Many advances have been made in solar power over the past few years.
This is a brief overview of solar available today.
Photo Voltaic (PV)
- Flat panel PV installations where semi-conductors convert sunlight to DC electricity are common on residential, commercial and government rooftops. They are almost always fixed in position and cannot track the sun.
- For utility-sized installations, the PV panels track the sun.
- This is the least efficient of the solar alternatives, with efficiencies ranging between 15% and 20%.
Concentrating Photo Voltaic (CPV)
- This is a more efficient alternative for PV installations, with efficiencies of around 30%. Some manufacturers claim higher efficiencies.
- CPV uses reflective or refractive lenses to focus the sunlight onto semi-conductor collectors.
Concentrating Solar Power (CSP)
These systems use mirrors to focus sunlight onto a receiver that contains a fluid that then expands to drive a turbine or sterling engine to generate electricity.
- Mirrors track the sun to maintain sunlight focused onto collector at top of tower.
- Mirrors focus sunlight onto tube running length of mirrors.
Parabolic Sterling Engine System
- Each Parabolic system is self contained with an array of units interconnected electrically.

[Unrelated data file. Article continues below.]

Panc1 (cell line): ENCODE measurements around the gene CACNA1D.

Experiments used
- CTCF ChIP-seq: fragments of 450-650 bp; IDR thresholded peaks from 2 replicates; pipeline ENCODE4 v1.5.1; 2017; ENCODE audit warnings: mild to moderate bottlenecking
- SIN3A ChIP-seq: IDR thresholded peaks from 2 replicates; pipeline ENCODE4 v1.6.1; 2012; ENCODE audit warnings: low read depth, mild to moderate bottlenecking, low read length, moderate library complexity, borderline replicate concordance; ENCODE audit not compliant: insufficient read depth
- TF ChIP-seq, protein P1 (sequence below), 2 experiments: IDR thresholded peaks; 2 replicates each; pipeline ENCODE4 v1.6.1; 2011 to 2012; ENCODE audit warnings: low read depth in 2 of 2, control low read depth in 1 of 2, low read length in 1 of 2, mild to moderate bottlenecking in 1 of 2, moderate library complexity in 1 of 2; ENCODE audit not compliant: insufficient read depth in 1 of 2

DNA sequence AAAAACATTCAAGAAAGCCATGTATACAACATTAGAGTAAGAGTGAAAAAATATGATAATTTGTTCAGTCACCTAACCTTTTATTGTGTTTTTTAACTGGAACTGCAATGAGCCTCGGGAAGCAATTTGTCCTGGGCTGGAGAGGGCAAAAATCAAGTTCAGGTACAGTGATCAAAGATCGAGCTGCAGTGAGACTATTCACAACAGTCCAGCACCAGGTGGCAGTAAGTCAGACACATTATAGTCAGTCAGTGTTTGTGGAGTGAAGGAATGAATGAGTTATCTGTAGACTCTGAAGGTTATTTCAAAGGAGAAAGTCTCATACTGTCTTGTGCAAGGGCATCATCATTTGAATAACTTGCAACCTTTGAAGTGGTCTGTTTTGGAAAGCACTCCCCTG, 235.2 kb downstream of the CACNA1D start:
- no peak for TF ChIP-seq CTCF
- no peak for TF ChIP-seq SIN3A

Some solar installations are run in combination with Natural Gas Combined Cycle (NGCC) power plants in an effort to improve the plant’s overall efficiency, and to take advantage of the immediately available back-up power if the sun stops shining.
All solar power systems are inherently unreliable and require back-up gas turbines spinning 24/7, ready to be brought on line when the sun stops shining. CSP and CPV installations are usually in remote areas and require building expensive, dedicated transmission lines to bring the electricity to where it can be used.
Efforts are being made to improve the ability of a CSP system to generate electricity after the sun sets by storing heat in a salt reservoir.
Solar has an advantage over wind, since solar generates electricity during the day, including peak periods, when the power is needed, rather than at night when the electricity isn’t needed.
Only a part of the country has sufficient insolation to permit the use of solar with any semblance of economic efficacy. The areas in red and dark orange delineate areas within the United States where there is adequate sunlight to potentially warrant installing solar power.
The Southwestern United States is where nearly all the CSP and CPV installations have been made.
While there have been advances, electricity generated by solar power systems remains very expensive. Solar cannot currently compete with electricity produced from natural gas or coal-fired power plants.
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